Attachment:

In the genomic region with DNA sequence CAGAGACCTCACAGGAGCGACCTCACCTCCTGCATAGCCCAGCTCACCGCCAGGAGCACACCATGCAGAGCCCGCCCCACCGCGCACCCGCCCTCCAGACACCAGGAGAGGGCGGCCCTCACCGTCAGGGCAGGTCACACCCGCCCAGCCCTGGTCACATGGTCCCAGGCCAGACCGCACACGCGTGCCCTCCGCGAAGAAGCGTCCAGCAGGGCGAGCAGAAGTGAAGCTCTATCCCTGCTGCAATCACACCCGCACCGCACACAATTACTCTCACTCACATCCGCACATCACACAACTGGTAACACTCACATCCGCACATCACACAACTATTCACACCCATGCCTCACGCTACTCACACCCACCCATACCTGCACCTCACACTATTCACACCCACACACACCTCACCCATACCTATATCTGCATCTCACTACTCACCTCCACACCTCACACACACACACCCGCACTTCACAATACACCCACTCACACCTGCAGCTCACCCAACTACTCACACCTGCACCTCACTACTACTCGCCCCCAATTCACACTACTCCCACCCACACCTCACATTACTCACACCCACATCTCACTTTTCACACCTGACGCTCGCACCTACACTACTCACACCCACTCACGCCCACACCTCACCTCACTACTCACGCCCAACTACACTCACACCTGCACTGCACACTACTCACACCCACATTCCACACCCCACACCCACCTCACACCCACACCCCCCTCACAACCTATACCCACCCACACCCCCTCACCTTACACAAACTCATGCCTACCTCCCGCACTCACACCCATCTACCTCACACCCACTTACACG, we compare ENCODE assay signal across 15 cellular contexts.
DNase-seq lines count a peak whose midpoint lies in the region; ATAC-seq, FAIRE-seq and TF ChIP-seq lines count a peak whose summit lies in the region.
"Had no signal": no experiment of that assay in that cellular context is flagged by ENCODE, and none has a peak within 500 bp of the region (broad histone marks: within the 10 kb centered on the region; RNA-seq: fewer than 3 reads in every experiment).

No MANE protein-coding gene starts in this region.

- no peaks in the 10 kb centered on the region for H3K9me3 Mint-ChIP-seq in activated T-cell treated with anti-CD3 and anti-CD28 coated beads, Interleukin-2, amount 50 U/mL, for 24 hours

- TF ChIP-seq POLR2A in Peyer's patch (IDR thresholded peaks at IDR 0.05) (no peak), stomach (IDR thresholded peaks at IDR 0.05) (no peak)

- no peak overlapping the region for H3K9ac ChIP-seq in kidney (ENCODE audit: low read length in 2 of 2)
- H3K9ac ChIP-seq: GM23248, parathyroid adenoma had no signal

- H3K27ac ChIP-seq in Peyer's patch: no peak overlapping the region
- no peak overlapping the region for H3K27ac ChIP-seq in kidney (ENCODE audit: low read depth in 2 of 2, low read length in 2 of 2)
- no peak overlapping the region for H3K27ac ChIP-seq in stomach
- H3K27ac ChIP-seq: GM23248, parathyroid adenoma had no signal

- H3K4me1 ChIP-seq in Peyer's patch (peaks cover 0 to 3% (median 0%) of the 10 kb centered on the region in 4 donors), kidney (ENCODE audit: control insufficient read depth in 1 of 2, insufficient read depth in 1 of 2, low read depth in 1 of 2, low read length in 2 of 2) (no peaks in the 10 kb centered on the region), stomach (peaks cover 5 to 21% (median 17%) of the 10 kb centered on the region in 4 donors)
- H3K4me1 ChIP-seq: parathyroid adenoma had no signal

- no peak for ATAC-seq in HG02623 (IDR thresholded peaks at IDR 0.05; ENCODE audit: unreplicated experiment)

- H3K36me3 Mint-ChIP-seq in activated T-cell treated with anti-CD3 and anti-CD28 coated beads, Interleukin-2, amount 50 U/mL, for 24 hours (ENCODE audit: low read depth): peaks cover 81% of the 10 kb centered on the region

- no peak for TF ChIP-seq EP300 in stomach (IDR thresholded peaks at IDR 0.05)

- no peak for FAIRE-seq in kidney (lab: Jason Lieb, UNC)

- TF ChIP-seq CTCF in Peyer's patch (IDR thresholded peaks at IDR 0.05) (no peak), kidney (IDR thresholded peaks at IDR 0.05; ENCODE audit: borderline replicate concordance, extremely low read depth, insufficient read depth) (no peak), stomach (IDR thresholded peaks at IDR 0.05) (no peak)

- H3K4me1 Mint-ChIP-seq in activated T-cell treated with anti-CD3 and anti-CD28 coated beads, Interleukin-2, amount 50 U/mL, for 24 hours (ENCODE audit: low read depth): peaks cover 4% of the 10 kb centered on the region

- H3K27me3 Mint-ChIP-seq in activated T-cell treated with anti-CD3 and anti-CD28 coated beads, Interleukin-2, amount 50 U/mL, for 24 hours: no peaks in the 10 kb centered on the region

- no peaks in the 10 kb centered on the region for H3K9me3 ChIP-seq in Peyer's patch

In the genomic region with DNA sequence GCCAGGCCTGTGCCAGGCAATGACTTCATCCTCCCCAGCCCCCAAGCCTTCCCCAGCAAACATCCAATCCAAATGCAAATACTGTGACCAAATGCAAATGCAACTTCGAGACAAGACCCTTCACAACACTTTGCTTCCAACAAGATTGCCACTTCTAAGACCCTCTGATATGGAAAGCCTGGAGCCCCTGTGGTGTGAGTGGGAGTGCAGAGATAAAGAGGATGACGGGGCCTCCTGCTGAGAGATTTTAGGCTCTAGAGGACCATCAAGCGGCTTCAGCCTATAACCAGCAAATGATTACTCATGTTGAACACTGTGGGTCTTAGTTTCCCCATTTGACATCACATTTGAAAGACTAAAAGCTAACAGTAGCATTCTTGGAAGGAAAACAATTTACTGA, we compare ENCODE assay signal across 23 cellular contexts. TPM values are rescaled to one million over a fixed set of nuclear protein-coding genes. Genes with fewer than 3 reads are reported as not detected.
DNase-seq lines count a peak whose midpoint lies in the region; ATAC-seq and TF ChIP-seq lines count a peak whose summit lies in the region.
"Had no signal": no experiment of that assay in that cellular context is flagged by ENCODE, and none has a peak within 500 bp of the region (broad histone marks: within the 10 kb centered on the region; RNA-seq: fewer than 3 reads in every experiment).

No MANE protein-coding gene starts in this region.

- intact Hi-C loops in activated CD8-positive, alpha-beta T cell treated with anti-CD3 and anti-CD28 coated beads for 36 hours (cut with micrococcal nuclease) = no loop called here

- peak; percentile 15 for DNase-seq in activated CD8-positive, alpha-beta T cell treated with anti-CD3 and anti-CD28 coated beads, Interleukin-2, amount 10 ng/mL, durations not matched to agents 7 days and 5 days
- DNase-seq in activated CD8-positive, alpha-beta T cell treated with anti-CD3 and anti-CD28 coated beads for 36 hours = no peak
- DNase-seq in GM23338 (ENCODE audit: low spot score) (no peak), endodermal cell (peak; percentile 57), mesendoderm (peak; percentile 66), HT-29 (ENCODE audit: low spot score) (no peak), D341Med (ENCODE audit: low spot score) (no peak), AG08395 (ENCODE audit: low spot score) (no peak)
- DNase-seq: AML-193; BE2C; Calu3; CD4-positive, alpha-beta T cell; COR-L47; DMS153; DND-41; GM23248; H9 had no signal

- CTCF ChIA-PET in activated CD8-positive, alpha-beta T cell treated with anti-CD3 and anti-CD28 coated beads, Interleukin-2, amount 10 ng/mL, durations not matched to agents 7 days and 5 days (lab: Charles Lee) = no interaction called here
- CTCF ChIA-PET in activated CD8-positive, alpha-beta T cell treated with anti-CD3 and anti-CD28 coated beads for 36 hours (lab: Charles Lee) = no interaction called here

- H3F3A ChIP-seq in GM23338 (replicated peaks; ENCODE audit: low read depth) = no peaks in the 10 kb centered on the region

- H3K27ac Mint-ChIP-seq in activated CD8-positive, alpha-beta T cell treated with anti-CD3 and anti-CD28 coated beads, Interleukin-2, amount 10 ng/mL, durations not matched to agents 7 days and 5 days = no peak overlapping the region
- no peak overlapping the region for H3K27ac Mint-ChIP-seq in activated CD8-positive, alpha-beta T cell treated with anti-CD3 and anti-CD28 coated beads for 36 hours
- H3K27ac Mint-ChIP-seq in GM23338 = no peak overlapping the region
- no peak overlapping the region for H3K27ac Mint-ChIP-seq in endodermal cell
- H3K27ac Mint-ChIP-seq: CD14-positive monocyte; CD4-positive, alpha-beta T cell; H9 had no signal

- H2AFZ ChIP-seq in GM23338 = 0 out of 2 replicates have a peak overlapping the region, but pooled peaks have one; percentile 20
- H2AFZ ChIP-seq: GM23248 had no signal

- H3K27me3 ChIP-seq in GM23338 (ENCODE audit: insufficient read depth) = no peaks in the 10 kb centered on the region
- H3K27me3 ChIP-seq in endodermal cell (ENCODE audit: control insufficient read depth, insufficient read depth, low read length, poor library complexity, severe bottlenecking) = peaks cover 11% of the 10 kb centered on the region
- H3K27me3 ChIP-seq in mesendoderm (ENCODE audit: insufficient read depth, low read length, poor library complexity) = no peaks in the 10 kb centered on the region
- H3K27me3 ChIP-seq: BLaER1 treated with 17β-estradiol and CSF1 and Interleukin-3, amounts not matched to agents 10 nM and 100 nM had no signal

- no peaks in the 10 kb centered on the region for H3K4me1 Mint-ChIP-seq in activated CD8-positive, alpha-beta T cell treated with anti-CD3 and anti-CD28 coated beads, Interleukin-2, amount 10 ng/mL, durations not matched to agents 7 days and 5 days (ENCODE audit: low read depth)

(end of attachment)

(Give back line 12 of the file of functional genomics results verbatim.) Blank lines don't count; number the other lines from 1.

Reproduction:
- H3K27ac ChIP-seq: GM23248, parathyroid adenoma had no signal